Our mission is to spread infertility awareness, hope and encouragement. We do a lot of that through our various social media channels. We do daily posts on our Facebook page, and they are reflected on Instagram and Twitter. My personal favorite is Wednesday's, "Warrior of the Week." On Wednesday we spotlight a couple who is either in the midst of battling infertility or a couple who has been successful. Each week it is inspiring and gives so much hope as each journey is unique and different. We are always looking for those to share their journey, as it gives a glimmer of hope that we are not alone, enduring the pain that infertility brings.

Since we are only a year old, we are still getting our feet wet and trying to find what works for us. As we do this we have been invited to several fertility conferences. This past October our Foundation was invited to an infertility conference located here in Utah which was put on by Utah Infertility Resource Center (UIRC). The end of the week (April 29) we will be attending the American Fertility Expo that will be held in Pasadena, CA. We are so excited to be able to meet more couples struggling with infertility as it gives us hope to be able to want to help more couples. 

If you have any questions you can reach out to me via or check out our website, We would love to connect with each of you and hear your story!

The Not so Glamorous Parts of IVF

Tuesday, April 18

If you have never been through In Vitro Fertilization (IVF) you may not fully understand what women put their bodies through during IVF. Well, IVF is broken down into 3 different phases:

-Injections to stimulate eggs (10-14 days)
-Egg Retrieval
-and Embryo Transfer

There are unfortunately not so glamorous parts of IVF. I've come up with a few, based on my own personal experience with IVF.

1. Unnecessary weight gain - Before starting a normal IVF protocol, you are given birth control. Birth control makes you cranky (or at least it did for me), and want to eat all.the.things. Because of that you end up gaining weight. You also don't feel like exercising or being yourself.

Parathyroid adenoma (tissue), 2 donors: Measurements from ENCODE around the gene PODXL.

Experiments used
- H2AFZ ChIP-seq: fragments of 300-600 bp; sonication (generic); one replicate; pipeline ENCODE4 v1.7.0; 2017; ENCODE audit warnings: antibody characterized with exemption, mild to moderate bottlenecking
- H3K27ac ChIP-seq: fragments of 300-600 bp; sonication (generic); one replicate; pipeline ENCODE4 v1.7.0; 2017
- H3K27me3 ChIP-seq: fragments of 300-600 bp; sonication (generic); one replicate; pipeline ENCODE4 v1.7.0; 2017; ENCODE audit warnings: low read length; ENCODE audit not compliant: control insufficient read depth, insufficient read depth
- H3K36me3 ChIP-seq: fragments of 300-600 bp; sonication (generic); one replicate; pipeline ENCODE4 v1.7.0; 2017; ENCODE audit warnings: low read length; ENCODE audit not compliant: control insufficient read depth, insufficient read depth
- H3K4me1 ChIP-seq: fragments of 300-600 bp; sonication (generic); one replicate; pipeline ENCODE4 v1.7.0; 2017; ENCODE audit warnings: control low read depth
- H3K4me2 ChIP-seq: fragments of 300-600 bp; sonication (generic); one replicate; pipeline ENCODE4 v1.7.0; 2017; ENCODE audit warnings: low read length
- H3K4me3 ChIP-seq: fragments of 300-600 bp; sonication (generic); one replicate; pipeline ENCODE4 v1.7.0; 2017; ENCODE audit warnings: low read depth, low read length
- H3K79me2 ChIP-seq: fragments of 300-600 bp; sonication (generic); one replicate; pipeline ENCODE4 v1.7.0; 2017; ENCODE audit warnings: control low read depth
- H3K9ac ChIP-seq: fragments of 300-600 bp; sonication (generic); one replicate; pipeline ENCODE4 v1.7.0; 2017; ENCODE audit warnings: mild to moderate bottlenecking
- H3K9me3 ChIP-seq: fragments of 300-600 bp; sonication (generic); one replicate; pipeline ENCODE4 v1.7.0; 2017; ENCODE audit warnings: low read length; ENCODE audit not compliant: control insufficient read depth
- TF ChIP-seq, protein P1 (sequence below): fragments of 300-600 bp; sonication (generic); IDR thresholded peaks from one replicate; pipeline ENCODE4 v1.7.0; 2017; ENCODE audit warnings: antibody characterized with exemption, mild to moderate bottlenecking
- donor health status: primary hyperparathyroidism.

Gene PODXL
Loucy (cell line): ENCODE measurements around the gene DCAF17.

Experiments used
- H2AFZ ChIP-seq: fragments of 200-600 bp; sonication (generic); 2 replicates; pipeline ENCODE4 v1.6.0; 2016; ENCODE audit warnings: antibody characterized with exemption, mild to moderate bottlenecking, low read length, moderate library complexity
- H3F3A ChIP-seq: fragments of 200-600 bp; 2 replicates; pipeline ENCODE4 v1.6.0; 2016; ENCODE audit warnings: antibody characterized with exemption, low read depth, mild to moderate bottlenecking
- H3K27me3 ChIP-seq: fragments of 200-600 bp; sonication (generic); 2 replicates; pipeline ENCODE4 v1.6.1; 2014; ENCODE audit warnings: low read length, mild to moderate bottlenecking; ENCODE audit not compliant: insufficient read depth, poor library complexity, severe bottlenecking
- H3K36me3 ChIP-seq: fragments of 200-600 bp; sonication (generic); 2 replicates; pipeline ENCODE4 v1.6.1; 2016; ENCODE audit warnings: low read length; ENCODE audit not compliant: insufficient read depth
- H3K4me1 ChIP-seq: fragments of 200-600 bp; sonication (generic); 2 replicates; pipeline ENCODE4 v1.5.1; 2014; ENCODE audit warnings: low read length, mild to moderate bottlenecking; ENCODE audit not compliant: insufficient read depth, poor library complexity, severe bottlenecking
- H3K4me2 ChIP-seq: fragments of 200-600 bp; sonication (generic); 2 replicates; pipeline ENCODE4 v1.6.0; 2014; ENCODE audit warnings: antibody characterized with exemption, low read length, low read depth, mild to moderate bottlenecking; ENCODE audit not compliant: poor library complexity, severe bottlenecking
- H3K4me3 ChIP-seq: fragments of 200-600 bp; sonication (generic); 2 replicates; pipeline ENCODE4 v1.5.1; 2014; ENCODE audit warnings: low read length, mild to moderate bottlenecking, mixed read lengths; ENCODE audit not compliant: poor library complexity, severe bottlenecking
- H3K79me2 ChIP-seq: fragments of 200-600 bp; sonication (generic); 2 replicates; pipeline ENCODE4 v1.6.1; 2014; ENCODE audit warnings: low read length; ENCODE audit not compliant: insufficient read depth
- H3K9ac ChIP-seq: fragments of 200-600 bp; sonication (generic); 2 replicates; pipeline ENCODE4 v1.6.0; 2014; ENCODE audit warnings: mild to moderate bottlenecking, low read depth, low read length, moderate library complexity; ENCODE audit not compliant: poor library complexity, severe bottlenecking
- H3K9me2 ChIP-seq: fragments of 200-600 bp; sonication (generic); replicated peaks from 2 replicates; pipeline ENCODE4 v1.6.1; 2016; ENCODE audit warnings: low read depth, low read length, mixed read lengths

2. Bloated - Because you are on birth control, and during injections, you tend to become bloated. All those hormones (or no hormones) running through you tend to add on the excess water.

3. Feeling like a pin cushion - Giving yourself 3+ shots a day and trying to find a good spot on your belly that isn't already bruised or is as painful can be nearly impossible. By the end of the 10-14 days of injections you feel like you've become a pin cushion.

4. Worry at every ultrasound appointment - There is always this constant worry with ultrasound appointments. Worry about if my eggs are growing, will I have to do another day of injections, etc. When you've put so much time and money into IVF, you want it to be successful. You don't want to have to put your body through this again.

5. Surgery aka Egg Retrieval - Most of the time during egg retrieval you are asleep. I have heard of women being fully awake for egg retrieval, and have heard horrible stories. If you were put under for egg retrieval, you will most likely sleep for a good chunk of the day. You could be in pain or sore the days following the surgery.

6. Progesterone - Out of everything that I've listed, this by far beats all of them in not being so glamorous. When getting ready for embryo transfer you start Progesterone, which helps with sustaining a pregnancy. There are 3 different types of progesterone you can use; Progesterone in Oil (another shot), Progesterone Gel (inserted vaginally), and Progesterone Suppositories (inserted vaginally). You may be able to pick your poison. The reason I say that is you will either have vaginal leakage (a lot of it) or have your significant other give you a shot with a huge needle that will be injected in your butt daily. If you have a successful cycle, then you will be doing these until you are 10-12 weeks pregnant, so roughly 3 months.

7. The tears and heartache after a failed cycle - Because you've invested SO much time and money into IVF, you SO want it to be successful. After going through so many years of being infertile, you pray and wish your body would work and sustain a pregnancy. But when you get the call that you didn't achieve pregnancy, the tears come, the questions come, the heartache comes, and the "will we ever become parents" come. That is what makes this the not so glamorous part of IVF.

Is there anything that made IVF not so glamorous for you?
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Pinterest: Running with Infertility